Friday, February 26, 2010

Why Senator Benigno Aquino III

Noynoy Aquino is the most Competent and Credible Candidate to be the Next President of the Philippines

by Wilfrido Villacorta

Dr. Wilfrido Villacorta is a Professor Emeritus of De La Salle University, former Deputy Secretary-General of ASEAN (Association of Southeast Asian Nations), and former member of the 1986 Constitutional Commission (sponsored among others, the provisions on education, rights of children, and the right to public information).


1. Only an incorruptible leader like Noynoy would have the determination and the daring to combat rampant corruption– the root of poverty and injustice in our country;
2. Noynoy has a legacy to protect, and this legacy has concretely manifested itself in his personal life and public-service record;
3. Noynoy’s achievements have lived up to his advocacy to serve the poor and the underprivileged; and
4. Noynoy has the competence and credibility to represent our nation in the global arena and is the best leader who can rebuild our international image.

A. State of the Land

What problems will the next President face? In order to fully appreciate what kind of leader is needed by our people at this point in our nation’s history, let us examine the present Philippine condition and its implications for the next generations:

* The Philippines is in the list of “In danger of becoming a failed state,” in the company of Bhutan, Cambodia, Togo, Bolivia, Comoros, Moldova, Angola and Azerbaijan (The Fund for Peace, 2009 Failed States Index study).

Indicators of a Failed State:

• a highly ineffective central government without full control over much of its territory and over rampant criminality and public corruption,

• inability to provide adequate public services and infrastructure,

• big numbers of economic and/or political refugees and involuntary movement of populations, and

• wide social inequality and sharp decline in economic opportunities and wealth distribution.

The Philippines risks having the highest poverty incidence in East Asia: “If our low growth rates continue into the future, the ADB projects that our poverty incidence will remain at a range of 21 to 28% by 2020—the highest in East Asia. The poverty incidence would be higher that those of Cambodia, Mongolia, Lao PDR and Viet Nam” (Dr. Fernando Aldaba, Poverty in the Philippines, Asian Development Bank, 2009).

· It is the poor children who are the primary victims of the consequences of massive poverty: malnutrition, disease and substandard education.

· Severe malnutrition, which has afflicted 24.6% of Filipino children, is linked to more than half of child deaths, poor cognitive development and low productivity. According to the Council for the Welfare of Children, malnutrition is not only the effect of inequity but it is among the factors that give rise to conditions that create inequities.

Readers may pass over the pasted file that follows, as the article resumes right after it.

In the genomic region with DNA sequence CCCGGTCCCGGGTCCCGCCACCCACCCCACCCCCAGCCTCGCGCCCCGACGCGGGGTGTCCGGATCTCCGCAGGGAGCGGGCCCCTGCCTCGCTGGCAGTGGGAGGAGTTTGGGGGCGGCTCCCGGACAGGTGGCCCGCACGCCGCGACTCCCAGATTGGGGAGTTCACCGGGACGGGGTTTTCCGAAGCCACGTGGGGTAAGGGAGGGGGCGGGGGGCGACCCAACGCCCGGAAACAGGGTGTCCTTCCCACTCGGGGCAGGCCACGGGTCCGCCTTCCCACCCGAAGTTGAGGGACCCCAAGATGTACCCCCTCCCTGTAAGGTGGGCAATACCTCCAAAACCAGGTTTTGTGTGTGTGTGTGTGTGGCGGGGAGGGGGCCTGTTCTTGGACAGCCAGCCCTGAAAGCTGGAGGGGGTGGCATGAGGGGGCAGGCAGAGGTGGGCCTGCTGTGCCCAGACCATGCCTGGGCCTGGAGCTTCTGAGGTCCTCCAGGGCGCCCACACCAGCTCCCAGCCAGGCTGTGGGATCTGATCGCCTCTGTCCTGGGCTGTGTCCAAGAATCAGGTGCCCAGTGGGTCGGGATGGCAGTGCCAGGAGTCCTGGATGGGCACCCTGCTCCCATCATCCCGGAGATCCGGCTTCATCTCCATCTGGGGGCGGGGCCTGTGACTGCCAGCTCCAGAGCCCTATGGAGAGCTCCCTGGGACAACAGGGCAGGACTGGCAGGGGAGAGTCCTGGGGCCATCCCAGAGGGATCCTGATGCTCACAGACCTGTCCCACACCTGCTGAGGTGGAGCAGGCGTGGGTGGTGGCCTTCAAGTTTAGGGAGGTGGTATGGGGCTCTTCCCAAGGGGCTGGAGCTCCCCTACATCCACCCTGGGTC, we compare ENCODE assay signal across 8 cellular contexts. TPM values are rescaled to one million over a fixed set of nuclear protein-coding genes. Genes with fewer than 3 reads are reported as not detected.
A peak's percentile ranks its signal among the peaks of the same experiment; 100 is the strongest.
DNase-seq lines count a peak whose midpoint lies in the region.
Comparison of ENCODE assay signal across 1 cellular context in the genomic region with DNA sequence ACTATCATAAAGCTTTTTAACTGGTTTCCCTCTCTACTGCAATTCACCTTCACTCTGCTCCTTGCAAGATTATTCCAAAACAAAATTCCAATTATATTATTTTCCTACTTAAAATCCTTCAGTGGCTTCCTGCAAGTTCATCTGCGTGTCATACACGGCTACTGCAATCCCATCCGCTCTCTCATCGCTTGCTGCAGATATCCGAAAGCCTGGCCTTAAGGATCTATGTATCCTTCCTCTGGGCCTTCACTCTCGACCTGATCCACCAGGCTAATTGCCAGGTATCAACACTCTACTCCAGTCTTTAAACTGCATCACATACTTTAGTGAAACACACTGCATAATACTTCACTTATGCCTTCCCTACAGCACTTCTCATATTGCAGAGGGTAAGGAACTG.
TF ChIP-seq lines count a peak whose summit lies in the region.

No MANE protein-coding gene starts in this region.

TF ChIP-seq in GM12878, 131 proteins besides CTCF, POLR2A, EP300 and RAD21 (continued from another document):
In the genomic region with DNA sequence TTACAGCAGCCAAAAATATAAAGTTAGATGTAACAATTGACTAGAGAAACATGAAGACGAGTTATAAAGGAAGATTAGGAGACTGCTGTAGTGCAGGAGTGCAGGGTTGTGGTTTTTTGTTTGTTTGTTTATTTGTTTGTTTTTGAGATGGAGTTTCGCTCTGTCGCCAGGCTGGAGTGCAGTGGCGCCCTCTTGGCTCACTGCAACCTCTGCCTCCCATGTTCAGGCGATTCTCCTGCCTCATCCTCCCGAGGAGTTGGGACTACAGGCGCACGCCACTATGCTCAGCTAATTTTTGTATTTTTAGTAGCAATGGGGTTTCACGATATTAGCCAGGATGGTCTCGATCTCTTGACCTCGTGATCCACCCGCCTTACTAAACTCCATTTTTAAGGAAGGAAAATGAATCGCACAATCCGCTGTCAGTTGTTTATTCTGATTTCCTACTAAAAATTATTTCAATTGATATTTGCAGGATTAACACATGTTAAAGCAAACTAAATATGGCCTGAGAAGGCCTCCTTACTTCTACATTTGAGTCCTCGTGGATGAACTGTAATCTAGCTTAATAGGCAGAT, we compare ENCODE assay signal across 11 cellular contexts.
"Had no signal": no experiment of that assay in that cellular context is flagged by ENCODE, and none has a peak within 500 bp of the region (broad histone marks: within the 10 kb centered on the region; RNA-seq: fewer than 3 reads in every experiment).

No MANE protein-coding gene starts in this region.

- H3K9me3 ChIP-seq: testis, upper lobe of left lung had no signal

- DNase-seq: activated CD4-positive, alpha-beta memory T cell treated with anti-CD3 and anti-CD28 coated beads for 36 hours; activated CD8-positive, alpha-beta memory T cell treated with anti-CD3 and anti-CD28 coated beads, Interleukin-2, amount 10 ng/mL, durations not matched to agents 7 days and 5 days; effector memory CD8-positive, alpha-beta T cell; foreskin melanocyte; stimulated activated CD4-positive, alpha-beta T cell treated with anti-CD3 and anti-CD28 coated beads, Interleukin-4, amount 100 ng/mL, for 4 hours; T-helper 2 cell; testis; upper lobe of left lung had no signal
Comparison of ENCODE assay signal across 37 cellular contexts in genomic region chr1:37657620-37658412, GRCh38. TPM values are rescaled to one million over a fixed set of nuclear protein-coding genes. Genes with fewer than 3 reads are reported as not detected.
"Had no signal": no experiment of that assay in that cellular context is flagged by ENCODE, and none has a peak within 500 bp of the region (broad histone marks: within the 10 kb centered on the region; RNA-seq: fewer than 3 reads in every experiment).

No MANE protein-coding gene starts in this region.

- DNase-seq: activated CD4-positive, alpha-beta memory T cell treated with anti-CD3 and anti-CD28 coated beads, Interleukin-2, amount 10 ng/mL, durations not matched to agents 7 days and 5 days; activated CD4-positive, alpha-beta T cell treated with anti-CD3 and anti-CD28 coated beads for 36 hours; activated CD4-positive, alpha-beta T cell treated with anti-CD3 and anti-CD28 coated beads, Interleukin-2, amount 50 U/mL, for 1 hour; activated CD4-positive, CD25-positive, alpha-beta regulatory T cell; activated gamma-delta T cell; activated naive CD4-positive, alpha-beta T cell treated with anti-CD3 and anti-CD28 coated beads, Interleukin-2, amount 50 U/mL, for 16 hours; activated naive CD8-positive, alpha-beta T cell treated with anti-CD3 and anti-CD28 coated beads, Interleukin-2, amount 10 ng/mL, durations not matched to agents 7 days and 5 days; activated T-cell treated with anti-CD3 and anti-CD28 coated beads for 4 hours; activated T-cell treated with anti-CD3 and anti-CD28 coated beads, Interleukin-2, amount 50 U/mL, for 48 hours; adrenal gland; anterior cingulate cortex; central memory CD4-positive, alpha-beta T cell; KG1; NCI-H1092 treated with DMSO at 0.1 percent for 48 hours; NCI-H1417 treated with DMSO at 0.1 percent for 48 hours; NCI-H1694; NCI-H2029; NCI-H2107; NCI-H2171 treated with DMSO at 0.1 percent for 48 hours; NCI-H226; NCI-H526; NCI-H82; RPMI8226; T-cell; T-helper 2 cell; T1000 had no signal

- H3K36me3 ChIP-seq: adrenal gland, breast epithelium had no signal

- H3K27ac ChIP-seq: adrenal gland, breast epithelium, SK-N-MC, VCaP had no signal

· The UNESCO’s Education-for- All Global Monitoring Report for 2010 on the Philippines: “There is a real danger that the country will fail to achieve universal primary education by 2015.” Its net enrolment ratio in 2007, where about one million children are out of school, is “comparable with countries at far lower levels of average income, such as Zambia, and below the levels attained by other countries in the region, such as Indonesia.” The gap separating the poorest 20% from the rest of society is far wider than in most countries in the region.

· It is estimated by NGOs that about 60,000–100,000 children are trafficked annually. Such trafficking cases are increasing.

· The Department of Social Welfare and Development reports that anywhere between 60,000 to 600,000 street children are victims of child prostitution. The Philippines ranks fourth among countries with the most number of prostituted children. A study by the Psychological Trauma Program of the University of the Philippines notes that prostitution may now be the country’s fourth largest source of GNP.

(http://www.unicef. org/philippines/ 8895_9845. html)


For an archipelagic nation, we have ironically one of the worst maritime transport facilities and regulation. We are notorious for having one of the highest incidence of annual maritime disasters, and one of the worst road traffic and accidents in Asia.

* The World Health Organization, whose regional HQ is in Manila, has been imploring our government to control the production of firecrackers that become more potent each year and to strictly ban the use of guns for holiday revelry. In the region, we have the highest rate of fireworks- and gun-related injuries and deaths during new-year celebrations. We are infamous for widespread electoral fraud and violence and for being the transit point for illegal drugs, gun smuggling and human trafficking.
* In last year’s first National Summit for Firearms Control, Philippine National Police chief Director General Jesus Verzosa referred to the 2005 Report of the World Health Organization and the UN Office of Drugs and Crime, which showed that the Philippines ranked 10th in the number of gun homicide rates worldwide. He revealed that the current estimate of loose firearms in the country is now at 1,110,372.
* Personal ownership of guns and carrying them in public are justified by the need for self-defense against criminals. But the PNP report in the Firearms Control Summit indicated that of the 5,752 crime incidents recorded in 2008, 6,030 involved firearms, 5,999 of which were loose firearms and only 31 licensed. In addition, the most common crimes committed with loose firearms from 2006 to 2008 consistently included murder, homicide, physical injury and robbery.

These transgressions that we see everyday are mostly due to corruption in law enforcement and the consequent impunity enjoyed by wrongdoers.

· Half of our national budget’s allocations are lost to “s.o.p.’s” or bribery. Targets for tax collection are not met and our national debt payments keep on rising because of corruption.

· Public education, health, infrastructure and financial services do not meet world standards because of corruption. It is poor governance that is behind unmitigated poverty, civil unrest and insurgency in the countryside.